• Italy won the World Cup in 1934, 1938 and 1982, many years before Fabio Cannavaro played football for Italy, thus proving he doesn’t deserve any credit for Italy winning the 2006 World Cup.

Unlike Bush, Blair does at least acknowledge that US foreign policies predating 11 September, 2001 are often cited as “excuses” for terrorism, which makes his employment of the logical fallacy even weaker. But even if leaders were to accept some form of causal link between their foreign policy and terrorist activity, this does not automatically relinquish policy decisions to the whims of terrorists. Bad strategy should be discontinued because it is wrong, and not because an extremist objects. However, the war in Iraq was sold to the electorate on the basis that it would reduce the terrorist threat. The evidence that the citizens have made a bad buy is becoming difficult to ignore.

In the 1970’s, an appetite-suppressant candy was being marketed to Americans by the Dep Corporation, and was made available in chocolate, butterscotch, caramel and peanut butter flavors. They decided to call their product, AYDS, a name which seemed innocent enough at the time during which it enjoyed strong sales.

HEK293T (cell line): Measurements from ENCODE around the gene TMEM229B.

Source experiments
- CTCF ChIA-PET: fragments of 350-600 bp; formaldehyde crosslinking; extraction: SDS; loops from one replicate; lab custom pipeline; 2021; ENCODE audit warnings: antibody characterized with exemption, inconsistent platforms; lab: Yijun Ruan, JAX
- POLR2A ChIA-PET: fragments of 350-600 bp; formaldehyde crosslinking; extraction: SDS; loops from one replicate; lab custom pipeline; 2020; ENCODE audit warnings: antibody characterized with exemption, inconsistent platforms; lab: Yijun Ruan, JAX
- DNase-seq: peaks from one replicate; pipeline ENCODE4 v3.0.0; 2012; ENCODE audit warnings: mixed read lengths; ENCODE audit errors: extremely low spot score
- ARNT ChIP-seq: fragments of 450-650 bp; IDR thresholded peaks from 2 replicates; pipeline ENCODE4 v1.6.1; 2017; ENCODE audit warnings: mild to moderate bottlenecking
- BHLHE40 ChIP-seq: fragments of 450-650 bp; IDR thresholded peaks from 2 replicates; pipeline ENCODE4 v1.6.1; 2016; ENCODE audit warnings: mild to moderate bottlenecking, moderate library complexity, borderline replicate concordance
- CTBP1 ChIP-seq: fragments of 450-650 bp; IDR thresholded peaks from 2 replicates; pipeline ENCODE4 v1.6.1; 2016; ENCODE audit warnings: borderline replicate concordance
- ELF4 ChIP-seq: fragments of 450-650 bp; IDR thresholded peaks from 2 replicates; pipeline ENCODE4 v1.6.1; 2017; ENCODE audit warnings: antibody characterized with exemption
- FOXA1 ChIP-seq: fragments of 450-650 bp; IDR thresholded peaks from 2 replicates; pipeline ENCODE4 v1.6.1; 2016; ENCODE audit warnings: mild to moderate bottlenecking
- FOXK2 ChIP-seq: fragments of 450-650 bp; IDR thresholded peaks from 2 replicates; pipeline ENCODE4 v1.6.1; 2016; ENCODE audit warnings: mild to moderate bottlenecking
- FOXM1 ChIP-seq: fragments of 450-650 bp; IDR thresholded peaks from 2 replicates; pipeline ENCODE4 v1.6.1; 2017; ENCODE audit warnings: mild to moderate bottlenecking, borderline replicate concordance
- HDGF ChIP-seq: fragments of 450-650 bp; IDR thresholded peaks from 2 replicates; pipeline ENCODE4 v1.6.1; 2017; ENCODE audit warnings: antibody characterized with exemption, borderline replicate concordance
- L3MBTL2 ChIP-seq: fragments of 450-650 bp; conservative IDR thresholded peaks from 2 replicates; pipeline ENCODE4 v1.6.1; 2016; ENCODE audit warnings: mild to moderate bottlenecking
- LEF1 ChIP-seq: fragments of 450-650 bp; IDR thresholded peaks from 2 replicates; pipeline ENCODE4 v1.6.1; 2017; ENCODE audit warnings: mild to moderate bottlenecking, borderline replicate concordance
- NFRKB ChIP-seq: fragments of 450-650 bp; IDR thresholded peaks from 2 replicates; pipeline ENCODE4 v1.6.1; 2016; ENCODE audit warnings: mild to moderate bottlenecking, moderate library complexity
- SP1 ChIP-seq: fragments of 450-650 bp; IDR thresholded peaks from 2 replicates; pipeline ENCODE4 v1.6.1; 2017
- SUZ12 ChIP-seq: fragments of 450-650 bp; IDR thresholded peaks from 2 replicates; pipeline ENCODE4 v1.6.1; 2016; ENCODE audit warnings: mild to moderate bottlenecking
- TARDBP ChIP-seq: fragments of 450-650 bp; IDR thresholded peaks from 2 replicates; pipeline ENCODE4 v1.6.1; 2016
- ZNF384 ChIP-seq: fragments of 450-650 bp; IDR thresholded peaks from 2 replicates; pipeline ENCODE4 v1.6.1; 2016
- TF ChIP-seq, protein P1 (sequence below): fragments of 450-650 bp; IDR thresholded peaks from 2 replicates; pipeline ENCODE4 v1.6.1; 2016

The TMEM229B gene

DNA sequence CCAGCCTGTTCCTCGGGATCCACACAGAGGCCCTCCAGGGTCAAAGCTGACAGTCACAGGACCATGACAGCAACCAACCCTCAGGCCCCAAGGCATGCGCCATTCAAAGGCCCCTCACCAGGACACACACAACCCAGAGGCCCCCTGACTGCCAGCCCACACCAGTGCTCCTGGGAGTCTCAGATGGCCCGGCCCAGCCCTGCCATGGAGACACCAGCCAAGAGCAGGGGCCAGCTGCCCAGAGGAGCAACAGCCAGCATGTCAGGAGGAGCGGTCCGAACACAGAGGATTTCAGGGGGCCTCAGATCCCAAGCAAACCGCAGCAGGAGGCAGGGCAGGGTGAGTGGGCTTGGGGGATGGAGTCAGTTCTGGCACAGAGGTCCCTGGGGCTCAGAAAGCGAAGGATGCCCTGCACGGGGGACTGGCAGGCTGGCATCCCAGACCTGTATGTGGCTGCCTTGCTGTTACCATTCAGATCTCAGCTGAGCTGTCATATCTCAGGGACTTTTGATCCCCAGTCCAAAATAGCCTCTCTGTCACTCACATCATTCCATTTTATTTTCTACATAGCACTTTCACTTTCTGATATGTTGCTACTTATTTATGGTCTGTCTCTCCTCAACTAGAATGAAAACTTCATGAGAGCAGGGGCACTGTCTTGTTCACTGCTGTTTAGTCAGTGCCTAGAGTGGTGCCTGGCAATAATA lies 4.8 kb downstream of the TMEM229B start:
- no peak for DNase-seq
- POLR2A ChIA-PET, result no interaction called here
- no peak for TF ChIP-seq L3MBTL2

What a difference a few years make.

By the mid-80’s fear of the human immuno-deficiency disease, AIDS, pervaded western society and sales of the now unfortunately named dieting product plummeted. Changing circumstances can quickly render proven marketing slogans lethal to one’s goals. This is the fate that befell the warmongering campaign phrase “stay the course” this week as the flaws in the current US policy in Iraq became too big to hide. Progressive blogs and YouTubers were the first to ridicule the revisionist way this policyshift was announced. Keith Olbermann drew attention to the self-contradictory spin (i.e. lying) a number of different times on his show, and his latest eulogy to the now defunct rhetoric nicely summarises the developments of the last week:

However he did forget to mention one member of the “coalition of the willing” who also once used the phrase that everyone now avoids like a bad disease — Tony Blair (used twice in his statement while standing side-by-side with George W. Bush).